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What We Do

We craft model legislation for EJ communities throughout New Jersey and statewide.

Many New Jersey neighborhoods are besieged by combinations of pollutants that result in a cumulative impact that has terrible effects on the health, welfare, and wellbeing of our communities. NJEJA is committed to bringing people together to develop public policies, actions, and programs to prevent and stop these detrimental cumulative impacts.

What are cumulative impacts?

Cumulative impacts can be defined as the impacts caused by multiple pollutants, often emitted by multiple sources of pollution, and their interaction with each other and with any social vulnerabilities that exist in a community. The term is also frequently used to refer to the risks associated with the pollutants and the aforementioned interactions.

New Jersey Environmental Justice Law

In 2020, NJEJA, in collaboration with Ironbound Community Corporation and Clean Water Action, pushed the passage of the New Jersey Environmental Justice Law, which places a strong emphasis on cumulative impacts. This is the first of its kind and one of the strongest EJ laws in the nation.
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Environmental Justice & Cumulative Impacts Ordinance in the City of Newark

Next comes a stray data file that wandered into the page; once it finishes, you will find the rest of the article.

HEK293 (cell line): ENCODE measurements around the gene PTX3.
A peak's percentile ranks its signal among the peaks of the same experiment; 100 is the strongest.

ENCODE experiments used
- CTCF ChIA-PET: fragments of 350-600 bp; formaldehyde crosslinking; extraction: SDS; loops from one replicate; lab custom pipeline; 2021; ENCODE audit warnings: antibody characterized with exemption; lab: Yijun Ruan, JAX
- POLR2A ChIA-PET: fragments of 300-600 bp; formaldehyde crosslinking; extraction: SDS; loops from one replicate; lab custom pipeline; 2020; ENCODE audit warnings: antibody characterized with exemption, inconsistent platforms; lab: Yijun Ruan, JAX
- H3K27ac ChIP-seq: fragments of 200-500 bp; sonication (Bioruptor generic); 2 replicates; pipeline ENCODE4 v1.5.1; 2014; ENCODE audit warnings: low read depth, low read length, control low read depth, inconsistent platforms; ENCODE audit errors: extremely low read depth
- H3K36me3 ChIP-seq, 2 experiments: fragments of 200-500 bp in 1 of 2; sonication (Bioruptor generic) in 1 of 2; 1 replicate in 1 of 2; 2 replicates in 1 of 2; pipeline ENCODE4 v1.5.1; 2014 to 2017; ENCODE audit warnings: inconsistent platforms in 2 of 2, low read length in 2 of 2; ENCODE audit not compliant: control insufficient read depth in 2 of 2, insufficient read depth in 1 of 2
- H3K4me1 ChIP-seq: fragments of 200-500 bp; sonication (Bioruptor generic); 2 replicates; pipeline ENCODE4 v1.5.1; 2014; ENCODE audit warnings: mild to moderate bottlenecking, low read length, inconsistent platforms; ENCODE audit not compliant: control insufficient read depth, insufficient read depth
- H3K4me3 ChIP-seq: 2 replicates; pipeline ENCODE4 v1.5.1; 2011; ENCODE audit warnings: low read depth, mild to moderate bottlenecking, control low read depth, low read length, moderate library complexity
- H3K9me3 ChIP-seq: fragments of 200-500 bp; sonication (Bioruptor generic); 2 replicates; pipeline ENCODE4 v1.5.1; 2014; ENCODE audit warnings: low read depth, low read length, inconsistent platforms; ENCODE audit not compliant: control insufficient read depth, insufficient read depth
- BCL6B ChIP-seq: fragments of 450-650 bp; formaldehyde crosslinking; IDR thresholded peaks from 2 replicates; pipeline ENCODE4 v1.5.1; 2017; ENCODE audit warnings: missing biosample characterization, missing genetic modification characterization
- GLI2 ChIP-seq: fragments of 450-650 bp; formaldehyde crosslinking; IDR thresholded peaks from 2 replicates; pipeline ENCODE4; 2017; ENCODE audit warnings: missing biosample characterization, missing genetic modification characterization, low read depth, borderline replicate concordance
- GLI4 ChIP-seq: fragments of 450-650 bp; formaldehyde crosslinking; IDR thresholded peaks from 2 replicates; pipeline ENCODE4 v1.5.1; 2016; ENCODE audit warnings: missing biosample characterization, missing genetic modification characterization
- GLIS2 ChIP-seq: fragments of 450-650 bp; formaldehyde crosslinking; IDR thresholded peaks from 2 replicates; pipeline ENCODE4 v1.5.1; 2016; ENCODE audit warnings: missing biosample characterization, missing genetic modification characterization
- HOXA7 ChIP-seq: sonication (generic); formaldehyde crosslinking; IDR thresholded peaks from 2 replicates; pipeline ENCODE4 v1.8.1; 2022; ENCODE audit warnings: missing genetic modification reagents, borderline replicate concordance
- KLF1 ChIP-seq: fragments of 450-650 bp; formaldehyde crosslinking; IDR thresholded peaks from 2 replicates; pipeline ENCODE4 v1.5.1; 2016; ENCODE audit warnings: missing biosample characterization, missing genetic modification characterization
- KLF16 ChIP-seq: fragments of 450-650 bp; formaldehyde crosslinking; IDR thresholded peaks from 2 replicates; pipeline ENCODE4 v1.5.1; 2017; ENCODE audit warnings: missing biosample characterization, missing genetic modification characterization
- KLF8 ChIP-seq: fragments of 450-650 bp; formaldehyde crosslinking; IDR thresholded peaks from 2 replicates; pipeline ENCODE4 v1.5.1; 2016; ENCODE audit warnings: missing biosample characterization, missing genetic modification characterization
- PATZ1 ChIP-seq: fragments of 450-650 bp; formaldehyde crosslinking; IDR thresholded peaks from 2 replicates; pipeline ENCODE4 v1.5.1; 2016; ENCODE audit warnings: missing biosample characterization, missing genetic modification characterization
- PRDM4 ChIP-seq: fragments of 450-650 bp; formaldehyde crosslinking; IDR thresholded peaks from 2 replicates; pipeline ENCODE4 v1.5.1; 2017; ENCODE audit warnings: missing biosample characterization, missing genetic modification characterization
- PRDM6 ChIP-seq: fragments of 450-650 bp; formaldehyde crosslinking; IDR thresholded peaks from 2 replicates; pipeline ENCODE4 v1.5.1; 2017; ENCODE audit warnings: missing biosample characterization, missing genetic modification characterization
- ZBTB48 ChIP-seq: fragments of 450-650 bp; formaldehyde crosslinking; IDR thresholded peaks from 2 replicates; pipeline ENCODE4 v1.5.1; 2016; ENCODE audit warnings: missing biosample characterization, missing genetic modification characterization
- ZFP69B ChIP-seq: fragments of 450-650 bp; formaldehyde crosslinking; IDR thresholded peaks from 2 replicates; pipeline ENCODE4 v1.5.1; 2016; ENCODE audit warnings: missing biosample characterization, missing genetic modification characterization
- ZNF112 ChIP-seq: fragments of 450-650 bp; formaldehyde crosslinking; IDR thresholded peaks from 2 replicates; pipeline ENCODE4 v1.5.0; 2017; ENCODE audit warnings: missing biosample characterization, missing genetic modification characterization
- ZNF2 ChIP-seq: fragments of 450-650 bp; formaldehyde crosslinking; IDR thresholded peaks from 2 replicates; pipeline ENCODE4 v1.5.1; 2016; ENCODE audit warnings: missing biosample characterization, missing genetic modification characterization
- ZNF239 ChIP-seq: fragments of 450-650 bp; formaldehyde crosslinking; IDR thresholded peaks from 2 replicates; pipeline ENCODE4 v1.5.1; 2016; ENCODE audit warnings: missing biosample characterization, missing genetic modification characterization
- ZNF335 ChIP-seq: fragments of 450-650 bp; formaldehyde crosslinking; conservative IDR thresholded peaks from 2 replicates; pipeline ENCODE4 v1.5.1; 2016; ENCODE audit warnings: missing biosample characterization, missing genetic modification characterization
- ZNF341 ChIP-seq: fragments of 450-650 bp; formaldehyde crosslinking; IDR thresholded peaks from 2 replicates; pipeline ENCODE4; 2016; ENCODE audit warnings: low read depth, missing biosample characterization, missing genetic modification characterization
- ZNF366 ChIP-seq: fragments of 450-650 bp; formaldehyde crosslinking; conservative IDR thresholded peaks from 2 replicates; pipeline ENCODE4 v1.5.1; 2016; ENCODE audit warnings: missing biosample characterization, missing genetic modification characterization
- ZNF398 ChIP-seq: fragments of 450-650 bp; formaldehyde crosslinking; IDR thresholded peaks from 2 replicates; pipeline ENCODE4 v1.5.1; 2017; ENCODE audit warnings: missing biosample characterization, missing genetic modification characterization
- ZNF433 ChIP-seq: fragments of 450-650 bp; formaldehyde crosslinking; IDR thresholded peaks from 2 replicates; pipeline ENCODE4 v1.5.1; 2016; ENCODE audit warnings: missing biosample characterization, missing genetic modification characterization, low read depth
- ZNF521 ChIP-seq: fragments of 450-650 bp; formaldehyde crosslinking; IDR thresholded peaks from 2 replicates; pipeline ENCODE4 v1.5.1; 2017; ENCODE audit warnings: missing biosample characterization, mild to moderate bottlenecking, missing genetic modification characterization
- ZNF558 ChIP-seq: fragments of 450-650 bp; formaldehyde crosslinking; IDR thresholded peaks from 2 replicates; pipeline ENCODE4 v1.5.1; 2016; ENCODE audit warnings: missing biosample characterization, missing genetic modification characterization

In 2020, NJEJA, in collaboration with Ironbound Community Corporation and  Clean Water Action, pushed the passed of the New Jersey Environemntal Justice Law, which places a strong emphasis on cumulative impacts. This is the first of its kind and one of the strongest EJ laws in the nation.

Model EJCI Ordinance | Model EJCI Ordinance | FAQ EJCI
Air Pollution

Air pollution is one of the most serious environmental health threats in our state and almost certainly impacts EJ communities disproportionately.

Fine particulate matter air pollution has been estimated to cause approximately 200,000 premature deaths in the United States annually.

This deadly pollutant is linked to cardiovascular disease and a variety of pulmonary disorders including lung cancer, asthma and decreased lung function in children.

EJ communities suffer from exposure to a multitude of air pollution sources and the cumulative impacts from air pollutants such as fine particulate matter (PM) that includes diesel particulates, air toxics, and criteria air pollutants that include ozone, lead and the aforementioned fine PM.

Climate Change

Climate change mitigation and adaptation policies should consider the EJ implications of proposed benefits and burdens in relation to the most vulnerable EJ communities.

Because frontline communities feel the double bind of increased risk and increased vulnerability from climate change while contributing the least to this global phenomenon – it is imperative that any New Jersey Environmental Justice Alliance 8 climate policies directly incorporate EJ and equity.

A more detailed discussion of climate change EJ policy can be found here [link to pdf in lib].

Energy Policy
Supporting EJ Communities